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When three years is not enough

28 June 2013

A liquidator has three (3) years within which to bring an application under section 588FF of the Corporations Act 2011 (Cth) unless an extension is obtained within that period.  Obviously, significant delay or inactivity can occur in an external administration.  In Meares Nominees Pty Ltd (in liq) [2013] FCA 631, the Court granted the liquidators an extension under subsection (3)(b), despite apparent concerns as to the reason for the delay. 

 

Extension sought

The liquidators were required to bring a claim against the defendants by 3 February 2013.  An originating application was filed on 1 February 2013 which was then amended to seek an extension to the limitation period.  The liquidators identified six (6) potential claims they could bring.  They sought the extension so that they could further investigate the potential claims and seek advice to determine whether to institute proceedings.

 

Explanation for delay

While Counsel for the liquidators accepted that lack of funds, on its own, does not justify an extension, it was a factor to be taken into account.

Counsel submitted, and Foster J accepted, that the considerations to be taken into account when granting an extension are any explanation given by the liquidators for the delay, whether the proposed extension will serve a useful purpose and whether any party affected would be likely to suffer prejudice if the extension were granted.

Counsel for the defendants submitted that the delay was extremely serious and unexplained, noting that the liquidators failed to investigate the claims completely or offer a sufficient explanation.

Foster J noted that the only real explanation provided by the liquidators for their inaction was a lack of funds.  His Honour did not accept the liquidators' submission that the defendants were uncooperative.  He noted that the liquidators failed to fully investigate or make sufficient enquiries of the defendants.  Despite this, his Honour stated that the liquidators' explanation must be assessed and weighed in balance of other factors; namely the prospects of success of the liquidators' claims and prejudice to the affected parties.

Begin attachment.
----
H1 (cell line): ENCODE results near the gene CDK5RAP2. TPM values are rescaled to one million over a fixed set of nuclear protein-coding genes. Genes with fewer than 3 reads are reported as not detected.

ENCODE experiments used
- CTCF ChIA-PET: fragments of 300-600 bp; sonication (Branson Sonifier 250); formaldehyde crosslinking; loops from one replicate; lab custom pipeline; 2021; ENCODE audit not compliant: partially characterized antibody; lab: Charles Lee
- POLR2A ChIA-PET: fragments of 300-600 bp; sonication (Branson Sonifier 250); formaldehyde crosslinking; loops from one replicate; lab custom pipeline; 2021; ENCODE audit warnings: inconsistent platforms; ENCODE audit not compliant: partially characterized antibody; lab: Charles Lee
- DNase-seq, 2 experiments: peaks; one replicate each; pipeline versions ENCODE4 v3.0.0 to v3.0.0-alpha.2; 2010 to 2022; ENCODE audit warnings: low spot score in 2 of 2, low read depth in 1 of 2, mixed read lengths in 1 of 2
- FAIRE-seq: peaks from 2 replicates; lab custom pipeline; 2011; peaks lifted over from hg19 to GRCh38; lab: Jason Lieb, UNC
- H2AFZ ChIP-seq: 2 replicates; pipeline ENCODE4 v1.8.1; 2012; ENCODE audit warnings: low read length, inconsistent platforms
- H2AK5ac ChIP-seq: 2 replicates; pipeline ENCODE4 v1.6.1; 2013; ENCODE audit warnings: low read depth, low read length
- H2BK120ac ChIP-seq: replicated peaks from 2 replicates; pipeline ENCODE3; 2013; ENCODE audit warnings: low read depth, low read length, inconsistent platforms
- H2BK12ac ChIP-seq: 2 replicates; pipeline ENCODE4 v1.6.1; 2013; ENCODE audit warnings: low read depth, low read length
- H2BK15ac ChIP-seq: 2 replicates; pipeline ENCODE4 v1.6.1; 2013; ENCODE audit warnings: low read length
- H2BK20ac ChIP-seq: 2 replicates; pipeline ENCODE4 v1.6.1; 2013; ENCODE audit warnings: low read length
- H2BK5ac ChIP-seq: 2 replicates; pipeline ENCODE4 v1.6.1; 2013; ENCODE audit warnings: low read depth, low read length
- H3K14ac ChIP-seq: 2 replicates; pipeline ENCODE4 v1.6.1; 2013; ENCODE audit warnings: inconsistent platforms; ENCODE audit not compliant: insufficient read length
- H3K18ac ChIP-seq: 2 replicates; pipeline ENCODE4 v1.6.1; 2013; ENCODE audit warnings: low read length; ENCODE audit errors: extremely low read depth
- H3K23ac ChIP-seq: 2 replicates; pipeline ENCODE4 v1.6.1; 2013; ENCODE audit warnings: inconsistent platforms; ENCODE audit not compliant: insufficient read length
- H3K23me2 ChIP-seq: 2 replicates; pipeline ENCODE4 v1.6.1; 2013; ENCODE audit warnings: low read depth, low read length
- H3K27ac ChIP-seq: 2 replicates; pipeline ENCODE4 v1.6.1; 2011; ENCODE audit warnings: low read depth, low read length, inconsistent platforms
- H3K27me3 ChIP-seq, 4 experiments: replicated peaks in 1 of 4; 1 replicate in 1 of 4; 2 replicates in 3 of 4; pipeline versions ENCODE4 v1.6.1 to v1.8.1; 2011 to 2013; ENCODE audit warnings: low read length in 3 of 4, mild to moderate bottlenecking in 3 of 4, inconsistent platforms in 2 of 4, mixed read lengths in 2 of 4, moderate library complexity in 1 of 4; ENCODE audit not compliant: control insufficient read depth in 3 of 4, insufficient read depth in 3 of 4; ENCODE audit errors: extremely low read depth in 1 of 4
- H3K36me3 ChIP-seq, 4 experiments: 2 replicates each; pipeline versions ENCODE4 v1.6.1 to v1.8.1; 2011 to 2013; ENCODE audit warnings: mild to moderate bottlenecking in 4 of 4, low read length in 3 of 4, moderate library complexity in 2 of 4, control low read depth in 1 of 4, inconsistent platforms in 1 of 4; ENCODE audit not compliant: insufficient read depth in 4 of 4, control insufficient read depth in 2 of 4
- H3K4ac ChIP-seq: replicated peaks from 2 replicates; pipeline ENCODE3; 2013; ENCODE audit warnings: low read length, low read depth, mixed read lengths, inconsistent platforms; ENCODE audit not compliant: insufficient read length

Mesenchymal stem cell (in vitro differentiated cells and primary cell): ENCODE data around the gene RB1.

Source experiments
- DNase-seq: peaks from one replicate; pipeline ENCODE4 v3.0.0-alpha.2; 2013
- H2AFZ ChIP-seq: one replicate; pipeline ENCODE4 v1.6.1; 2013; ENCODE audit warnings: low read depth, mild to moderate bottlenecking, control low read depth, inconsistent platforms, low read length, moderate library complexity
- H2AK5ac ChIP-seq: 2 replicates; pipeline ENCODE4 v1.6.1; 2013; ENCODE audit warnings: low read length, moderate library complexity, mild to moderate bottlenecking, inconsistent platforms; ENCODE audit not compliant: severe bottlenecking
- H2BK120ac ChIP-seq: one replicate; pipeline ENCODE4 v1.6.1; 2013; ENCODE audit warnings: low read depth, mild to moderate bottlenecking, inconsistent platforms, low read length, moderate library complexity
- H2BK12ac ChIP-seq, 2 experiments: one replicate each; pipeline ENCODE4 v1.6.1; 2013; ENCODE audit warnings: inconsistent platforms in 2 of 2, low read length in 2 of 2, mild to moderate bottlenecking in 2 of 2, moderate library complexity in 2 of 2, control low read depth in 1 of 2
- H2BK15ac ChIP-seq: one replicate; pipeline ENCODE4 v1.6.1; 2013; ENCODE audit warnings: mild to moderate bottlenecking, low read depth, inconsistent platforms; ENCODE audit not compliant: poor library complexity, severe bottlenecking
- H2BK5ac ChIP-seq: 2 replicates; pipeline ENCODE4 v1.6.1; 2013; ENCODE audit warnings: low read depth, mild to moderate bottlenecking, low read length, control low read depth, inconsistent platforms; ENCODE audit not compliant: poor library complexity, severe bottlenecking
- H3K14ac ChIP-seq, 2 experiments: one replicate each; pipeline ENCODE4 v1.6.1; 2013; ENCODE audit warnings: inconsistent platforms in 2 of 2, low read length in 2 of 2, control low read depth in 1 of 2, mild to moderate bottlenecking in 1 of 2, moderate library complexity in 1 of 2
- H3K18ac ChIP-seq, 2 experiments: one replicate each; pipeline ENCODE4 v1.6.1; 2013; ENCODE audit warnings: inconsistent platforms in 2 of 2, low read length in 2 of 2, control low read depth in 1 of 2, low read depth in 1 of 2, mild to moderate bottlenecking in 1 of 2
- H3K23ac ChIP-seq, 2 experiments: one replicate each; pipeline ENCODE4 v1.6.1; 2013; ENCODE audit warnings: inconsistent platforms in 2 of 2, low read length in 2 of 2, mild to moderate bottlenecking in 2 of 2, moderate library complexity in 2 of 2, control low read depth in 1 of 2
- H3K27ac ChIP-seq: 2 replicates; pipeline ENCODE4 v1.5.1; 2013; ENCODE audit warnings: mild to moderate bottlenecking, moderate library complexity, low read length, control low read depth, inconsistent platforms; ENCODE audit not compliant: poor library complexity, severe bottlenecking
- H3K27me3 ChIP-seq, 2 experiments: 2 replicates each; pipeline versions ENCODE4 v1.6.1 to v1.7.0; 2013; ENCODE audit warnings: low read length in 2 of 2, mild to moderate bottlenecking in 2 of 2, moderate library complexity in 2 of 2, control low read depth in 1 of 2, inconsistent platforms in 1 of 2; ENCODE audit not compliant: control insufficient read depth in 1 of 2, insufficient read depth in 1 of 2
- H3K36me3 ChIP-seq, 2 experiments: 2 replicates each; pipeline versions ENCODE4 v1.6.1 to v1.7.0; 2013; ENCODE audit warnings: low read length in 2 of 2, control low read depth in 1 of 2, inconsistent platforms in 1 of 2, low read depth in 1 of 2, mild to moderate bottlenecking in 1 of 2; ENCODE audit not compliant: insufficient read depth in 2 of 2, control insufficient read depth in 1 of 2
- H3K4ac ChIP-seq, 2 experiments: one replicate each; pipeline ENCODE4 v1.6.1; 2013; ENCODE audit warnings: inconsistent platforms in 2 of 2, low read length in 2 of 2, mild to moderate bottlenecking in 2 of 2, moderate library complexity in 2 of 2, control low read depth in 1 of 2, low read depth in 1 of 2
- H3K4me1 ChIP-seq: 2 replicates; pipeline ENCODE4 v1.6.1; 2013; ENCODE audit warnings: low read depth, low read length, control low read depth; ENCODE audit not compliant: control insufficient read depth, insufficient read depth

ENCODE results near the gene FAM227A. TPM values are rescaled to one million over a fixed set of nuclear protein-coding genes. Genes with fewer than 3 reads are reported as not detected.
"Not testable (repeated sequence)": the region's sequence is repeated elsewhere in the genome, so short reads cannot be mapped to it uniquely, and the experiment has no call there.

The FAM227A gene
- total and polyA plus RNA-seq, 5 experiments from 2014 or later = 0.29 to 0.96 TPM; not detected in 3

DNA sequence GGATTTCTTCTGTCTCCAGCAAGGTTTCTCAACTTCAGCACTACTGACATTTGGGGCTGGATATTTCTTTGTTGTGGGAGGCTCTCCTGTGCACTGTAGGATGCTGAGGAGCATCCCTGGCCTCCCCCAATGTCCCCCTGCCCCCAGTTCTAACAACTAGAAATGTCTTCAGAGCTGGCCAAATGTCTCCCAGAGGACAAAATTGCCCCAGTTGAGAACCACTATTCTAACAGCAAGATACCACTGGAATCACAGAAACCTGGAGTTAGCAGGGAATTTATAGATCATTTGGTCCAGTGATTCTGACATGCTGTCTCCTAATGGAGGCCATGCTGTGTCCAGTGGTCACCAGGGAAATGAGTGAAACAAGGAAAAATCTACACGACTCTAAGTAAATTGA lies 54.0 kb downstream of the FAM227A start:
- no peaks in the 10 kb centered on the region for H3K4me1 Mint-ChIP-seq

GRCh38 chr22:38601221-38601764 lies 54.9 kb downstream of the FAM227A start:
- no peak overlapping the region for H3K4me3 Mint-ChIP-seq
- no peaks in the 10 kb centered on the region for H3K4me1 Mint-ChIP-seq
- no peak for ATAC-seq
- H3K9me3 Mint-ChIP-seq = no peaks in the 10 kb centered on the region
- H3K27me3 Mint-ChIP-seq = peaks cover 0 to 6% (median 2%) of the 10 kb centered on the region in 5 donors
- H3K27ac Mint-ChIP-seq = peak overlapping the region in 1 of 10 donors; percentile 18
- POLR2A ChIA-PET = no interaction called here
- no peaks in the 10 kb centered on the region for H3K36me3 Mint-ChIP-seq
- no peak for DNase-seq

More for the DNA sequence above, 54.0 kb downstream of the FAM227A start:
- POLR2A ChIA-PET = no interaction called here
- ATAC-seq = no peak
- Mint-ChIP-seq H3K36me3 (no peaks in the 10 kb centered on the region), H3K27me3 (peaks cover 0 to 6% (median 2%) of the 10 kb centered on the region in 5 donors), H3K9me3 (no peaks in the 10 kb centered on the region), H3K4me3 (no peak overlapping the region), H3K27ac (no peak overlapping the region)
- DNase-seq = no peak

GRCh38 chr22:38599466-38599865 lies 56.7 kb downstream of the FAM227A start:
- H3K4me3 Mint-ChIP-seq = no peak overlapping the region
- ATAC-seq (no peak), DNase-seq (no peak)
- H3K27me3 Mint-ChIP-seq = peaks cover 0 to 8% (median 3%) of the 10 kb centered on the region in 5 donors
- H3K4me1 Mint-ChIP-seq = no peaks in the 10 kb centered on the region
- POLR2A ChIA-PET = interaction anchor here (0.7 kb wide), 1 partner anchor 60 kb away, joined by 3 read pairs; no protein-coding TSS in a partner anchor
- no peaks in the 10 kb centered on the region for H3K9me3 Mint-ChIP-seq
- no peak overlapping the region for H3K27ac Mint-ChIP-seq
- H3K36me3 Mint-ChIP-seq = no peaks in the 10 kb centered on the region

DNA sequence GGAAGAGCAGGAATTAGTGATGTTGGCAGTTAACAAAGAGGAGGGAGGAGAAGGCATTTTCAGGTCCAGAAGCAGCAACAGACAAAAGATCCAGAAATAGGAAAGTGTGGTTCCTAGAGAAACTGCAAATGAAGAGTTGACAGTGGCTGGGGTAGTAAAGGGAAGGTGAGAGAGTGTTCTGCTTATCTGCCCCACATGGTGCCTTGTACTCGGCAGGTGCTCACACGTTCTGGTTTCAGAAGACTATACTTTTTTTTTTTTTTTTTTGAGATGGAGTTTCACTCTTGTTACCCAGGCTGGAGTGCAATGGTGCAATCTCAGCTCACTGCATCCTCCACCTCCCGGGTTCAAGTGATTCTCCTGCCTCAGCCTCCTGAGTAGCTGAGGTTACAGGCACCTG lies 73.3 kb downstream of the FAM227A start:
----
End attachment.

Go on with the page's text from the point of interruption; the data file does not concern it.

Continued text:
Extension granted

After weighing the evidence, Foster J stated that all of the impugned transactions could be attacked as insolvent transactions. His Honour noted that "while citizens are entitled to expect certainty and finality in connection with claims of the kind now being sought to be preserved, those considerations carry less weight when the Court is looking at suspicious related party transactions of the kind in play here."

Foster J concluded that, given the highly suspicious nature of the transactions in question, the liquidators' lack of funds, and that there was no relevant prejudice to which the defendants could point, the liquidators' application for an extension should be granted.

 

Comment

This case serves to emphasise that, when seeking an extension under section 588FF, liquidators must provide sufficient explanation for any delay. Citing a lack of funds will likely not, on its own, suffice to justify an extension.  It is important that if liquidators cite this as an explanation for delay, the claims they have against the defendant have real potential to succeed or at least are worthy of further investigation, and there is no likely prejudice to the other parties involved.

 

For more information contact:

Mark Madsen | Partner
Mullins Lawyers
t +61 7 3224 0241
f +61 7 3224 0333
mmadsen@mullinslaw.com.au

Ruth Sainsbury | Graduate
Mullins Lawyers
t +61 7 3224 0382
f +61 7 3224 0333
rsainsbury@mullinslaw.com.au

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